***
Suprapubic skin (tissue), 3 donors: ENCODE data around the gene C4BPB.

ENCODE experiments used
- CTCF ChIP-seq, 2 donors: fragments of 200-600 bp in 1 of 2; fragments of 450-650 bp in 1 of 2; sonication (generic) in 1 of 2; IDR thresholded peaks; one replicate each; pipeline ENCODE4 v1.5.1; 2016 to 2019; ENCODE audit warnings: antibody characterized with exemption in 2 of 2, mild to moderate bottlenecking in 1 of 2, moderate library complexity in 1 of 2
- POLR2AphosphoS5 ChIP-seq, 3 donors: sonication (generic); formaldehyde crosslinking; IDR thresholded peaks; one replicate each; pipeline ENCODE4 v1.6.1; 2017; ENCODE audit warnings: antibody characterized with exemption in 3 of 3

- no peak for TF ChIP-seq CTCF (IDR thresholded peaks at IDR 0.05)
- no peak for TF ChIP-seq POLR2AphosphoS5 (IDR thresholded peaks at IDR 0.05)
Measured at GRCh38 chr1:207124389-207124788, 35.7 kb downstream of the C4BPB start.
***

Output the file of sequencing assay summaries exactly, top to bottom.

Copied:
Suprapubic skin (tissue), 3 donors: ENCODE data around the gene C4BPB.

ENCODE experiments used
- CTCF ChIP-seq, 2 donors: fragments of 200-600 bp in 1 of 2; fragments of 450-650 bp in 1 of 2; sonication (generic) in 1 of 2; IDR thresholded peaks; one replicate each; pipeline ENCODE4 v1.5.1; 2016 to 2019; ENCODE audit warnings: antibody characterized with exemption in 2 of 2, mild to moderate bottlenecking in 1 of 2, moderate library complexity in 1 of 2
- POLR2AphosphoS5 ChIP-seq, 3 donors: sonication (generic); formaldehyde crosslinking; IDR thresholded peaks; one replicate each; pipeline ENCODE4 v1.6.1; 2017; ENCODE audit warnings: antibody characterized with exemption in 3 of 3

- no peak for TF ChIP-seq CTCF (IDR thresholded peaks at IDR 0.05)
- no peak for TF ChIP-seq POLR2AphosphoS5 (IDR thresholded peaks at IDR 0.05)
Measured at GRCh38 chr1:207124389-207124788, 35.7 kb downstream of the C4BPB start.